Perhaps there should be less sacred marriages and more secular civil unions.
Have you ever asked the question, “Why do people get married in the church?” Ministers are not called when foreigners wish to become United States citizens, parents wish to complete adoptions, or young people wish to enlist in the armed forces. When it comes to purchasing real estate or adding a partner to a firm, the church is not used to substantiate such contracts. So when two people are signing a marriage license and intending to form a new unity in the eyes of the state, why involve the church and the clergy?
The reason is as follows: marriage is a divinely originated covenant made between a man, a woman, and their God, in the presence of the congregated community. It is more than a ceremony. It is more than a contract. It is more than a civil union. In marriage, two people promise unconditional and unending love one to another, and they swear to do so before the face of God.
And this “swearing” is a most serious activity:
Numbers 30:1–4 Moses spoke to the heads of the tribes of the people of Israel, saying, “This is what the Lord has commanded. If a man vows a vow to the Lord, or swears an oath to bind himself by a pledge, he shall not break his word. He shall do according to all that proceeds out of his mouth. “If a woman vows a vow to the Lord and binds herself by a pledge, while within her father’s house in her youth, and her father hears of her vow and of her pledge by which she has bound herself and says nothing to her, then all her vows shall stand, and every pledge by which she has bound herself shall stand.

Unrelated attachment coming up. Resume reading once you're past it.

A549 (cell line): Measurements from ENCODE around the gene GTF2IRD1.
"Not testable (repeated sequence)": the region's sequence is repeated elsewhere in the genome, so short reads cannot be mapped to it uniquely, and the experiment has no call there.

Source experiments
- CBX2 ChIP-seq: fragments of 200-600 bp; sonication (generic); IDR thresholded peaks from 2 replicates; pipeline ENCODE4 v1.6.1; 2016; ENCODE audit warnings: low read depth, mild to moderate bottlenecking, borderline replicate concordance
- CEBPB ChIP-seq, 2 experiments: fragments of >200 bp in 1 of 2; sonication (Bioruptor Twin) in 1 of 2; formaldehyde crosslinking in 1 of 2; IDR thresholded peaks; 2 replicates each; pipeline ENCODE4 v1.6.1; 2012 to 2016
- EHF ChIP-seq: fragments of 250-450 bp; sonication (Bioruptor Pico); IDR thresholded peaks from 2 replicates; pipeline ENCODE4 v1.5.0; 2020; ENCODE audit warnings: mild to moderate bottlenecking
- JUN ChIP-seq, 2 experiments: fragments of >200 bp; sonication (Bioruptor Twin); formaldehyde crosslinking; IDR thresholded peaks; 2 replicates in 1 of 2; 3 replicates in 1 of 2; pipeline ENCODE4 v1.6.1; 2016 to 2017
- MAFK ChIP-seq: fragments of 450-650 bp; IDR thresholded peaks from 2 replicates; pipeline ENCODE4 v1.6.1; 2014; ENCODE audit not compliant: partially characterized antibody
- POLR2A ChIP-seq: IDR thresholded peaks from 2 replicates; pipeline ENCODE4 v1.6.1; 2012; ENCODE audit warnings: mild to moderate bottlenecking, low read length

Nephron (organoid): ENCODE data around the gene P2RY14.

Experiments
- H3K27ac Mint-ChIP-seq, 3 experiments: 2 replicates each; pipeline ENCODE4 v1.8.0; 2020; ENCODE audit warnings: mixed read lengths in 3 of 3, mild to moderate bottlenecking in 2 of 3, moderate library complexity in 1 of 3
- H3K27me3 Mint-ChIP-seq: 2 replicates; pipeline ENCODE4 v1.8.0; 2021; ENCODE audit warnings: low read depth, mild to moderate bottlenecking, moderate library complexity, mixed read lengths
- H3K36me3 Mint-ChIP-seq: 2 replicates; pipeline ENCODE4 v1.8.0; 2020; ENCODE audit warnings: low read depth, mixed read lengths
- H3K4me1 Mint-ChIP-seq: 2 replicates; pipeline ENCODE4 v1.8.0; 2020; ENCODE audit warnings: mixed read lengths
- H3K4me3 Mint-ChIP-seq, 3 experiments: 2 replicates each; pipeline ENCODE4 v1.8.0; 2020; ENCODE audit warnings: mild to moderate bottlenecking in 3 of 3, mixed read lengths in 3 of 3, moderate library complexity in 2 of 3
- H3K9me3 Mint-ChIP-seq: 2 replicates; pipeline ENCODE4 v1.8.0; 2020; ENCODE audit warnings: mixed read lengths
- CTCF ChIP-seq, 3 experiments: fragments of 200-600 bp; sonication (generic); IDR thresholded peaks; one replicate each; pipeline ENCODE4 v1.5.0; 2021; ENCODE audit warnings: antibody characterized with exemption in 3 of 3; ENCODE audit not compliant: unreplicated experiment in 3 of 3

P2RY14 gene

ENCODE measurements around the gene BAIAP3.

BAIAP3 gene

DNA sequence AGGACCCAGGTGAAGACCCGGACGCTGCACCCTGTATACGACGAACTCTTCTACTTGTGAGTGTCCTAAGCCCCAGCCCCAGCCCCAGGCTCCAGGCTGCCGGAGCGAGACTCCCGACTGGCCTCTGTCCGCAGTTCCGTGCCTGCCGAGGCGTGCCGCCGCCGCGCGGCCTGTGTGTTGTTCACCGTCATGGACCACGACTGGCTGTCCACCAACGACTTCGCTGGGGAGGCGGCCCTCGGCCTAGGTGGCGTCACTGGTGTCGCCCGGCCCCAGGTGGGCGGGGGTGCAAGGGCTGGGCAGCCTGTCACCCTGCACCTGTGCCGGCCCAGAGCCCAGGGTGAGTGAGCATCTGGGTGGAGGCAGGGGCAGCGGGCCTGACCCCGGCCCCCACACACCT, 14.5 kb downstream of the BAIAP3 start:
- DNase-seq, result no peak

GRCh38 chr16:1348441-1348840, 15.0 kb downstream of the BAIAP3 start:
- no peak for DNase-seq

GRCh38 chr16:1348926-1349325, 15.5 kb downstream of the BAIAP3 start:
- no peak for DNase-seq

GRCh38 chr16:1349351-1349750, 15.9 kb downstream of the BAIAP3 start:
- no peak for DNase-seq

Therefore, with this thought in mind, I might suggest three responses by those reading this devotional.
First, those who have already made unconditional and unending sacred vows before their God, spouse, minister, and congregation, they ought to keep their word. They ought not be liars who lack integrity. In an act of public worship, these individuals freely proclaimed holy vows. Therefore, as true believers of Christ who prove their salvation by their continued worship, they ought to keep their promises. Those married in the church of Christ ought not get divorced.
In addition, neither should men and women remain married and not do that which they sword. Married Christians ought to honor their words, honor their spouses, honor their ministers, honor their congregation, honor their church, and most importantly honor their God by daily performing that which they promised one another. It is not OK to get divorced. It is not OK to separate. Neither is it allowable to break one’s vows and live in sin though remaining wed.
Thirdly, those who do not plan on making or keeping such antiquated vows, perhaps they ought to pursue civil unions with a judge in a courthouse. Perhaps they want to live together in some sort of partnership. Perhaps they are willing to file their taxes jointly. Perhaps they want to have kids in a respectable manner. But if they plan not to honor God in the making and keeping of sacred vows, then they ought to leave the sacred deity and his church ought of their civil transaction.